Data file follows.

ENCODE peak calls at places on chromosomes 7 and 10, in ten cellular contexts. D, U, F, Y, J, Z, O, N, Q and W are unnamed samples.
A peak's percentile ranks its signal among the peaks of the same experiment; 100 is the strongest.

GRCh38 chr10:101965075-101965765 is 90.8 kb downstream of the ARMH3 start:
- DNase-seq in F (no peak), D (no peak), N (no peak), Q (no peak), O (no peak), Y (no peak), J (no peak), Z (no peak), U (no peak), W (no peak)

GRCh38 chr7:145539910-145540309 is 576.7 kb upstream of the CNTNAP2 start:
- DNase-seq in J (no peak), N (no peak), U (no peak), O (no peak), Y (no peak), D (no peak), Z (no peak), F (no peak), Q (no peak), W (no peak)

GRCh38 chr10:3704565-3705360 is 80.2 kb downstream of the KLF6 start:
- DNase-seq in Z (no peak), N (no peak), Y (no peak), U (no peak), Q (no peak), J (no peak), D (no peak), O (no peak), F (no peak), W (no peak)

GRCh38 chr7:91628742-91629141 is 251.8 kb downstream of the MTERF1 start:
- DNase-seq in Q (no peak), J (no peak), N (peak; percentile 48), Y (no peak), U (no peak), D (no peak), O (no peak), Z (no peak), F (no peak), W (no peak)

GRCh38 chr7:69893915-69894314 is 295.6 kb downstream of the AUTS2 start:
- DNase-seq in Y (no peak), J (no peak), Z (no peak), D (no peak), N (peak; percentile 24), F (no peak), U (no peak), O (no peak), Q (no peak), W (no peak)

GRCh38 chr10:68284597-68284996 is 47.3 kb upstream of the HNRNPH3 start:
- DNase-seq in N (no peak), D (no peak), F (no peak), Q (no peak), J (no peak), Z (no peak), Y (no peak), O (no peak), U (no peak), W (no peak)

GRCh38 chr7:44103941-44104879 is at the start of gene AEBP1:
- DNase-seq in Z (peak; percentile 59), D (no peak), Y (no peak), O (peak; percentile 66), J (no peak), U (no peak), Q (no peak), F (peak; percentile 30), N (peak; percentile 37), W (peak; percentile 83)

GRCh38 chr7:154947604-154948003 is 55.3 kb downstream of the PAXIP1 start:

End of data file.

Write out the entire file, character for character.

ENCODE peak calls at places on chromosomes 7 and 10, in ten cellular contexts. D, U, F, Y, J, Z, O, N, Q and W are unnamed samples.
A peak's percentile ranks its signal among the peaks of the same experiment; 100 is the strongest.

GRCh38 chr10:101965075-101965765 is 90.8 kb downstream of the ARMH3 start:
- DNase-seq in F (no peak), D (no peak), N (no peak), Q (no peak), O (no peak), Y (no peak), J (no peak), Z (no peak), U (no peak), W (no peak)

GRCh38 chr7:145539910-145540309 is 576.7 kb upstream of the CNTNAP2 start:
- DNase-seq in J (no peak), N (no peak), U (no peak), O (no peak), Y (no peak), D (no peak), Z (no peak), F (no peak), Q (no peak), W (no peak)

GRCh38 chr10:3704565-3705360 is 80.2 kb downstream of the KLF6 start:
- DNase-seq in Z (no peak), N (no peak), Y (no peak), U (no peak), Q (no peak), J (no peak), D (no peak), O (no peak), F (no peak), W (no peak)

GRCh38 chr7:91628742-91629141 is 251.8 kb downstream of the MTERF1 start:
- DNase-seq in Q (no peak), J (no peak), N (peak; percentile 48), Y (no peak), U (no peak), D (no peak), O (no peak), Z (no peak), F (no peak), W (no peak)

GRCh38 chr7:69893915-69894314 is 295.6 kb downstream of the AUTS2 start:
- DNase-seq in Y (no peak), J (no peak), Z (no peak), D (no peak), N (peak; percentile 24), F (no peak), U (no peak), O (no peak), Q (no peak), W (no peak)

GRCh38 chr10:68284597-68284996 is 47.3 kb upstream of the HNRNPH3 start:
- DNase-seq in N (no peak), D (no peak), F (no peak), Q (no peak), J (no peak), Z (no peak), Y (no peak), O (no peak), U (no peak), W (no peak)

GRCh38 chr7:44103941-44104879 is at the start of gene AEBP1:
- DNase-seq in Z (peak; percentile 59), D (no peak), Y (no peak), O (peak; percentile 66), J (no peak), U (no peak), Q (no peak), F (peak; percentile 30), N (peak; percentile 37), W (peak; percentile 83)

GRCh38 chr7:154947604-154948003 is 55.3 kb downstream of the PAXIP1 start: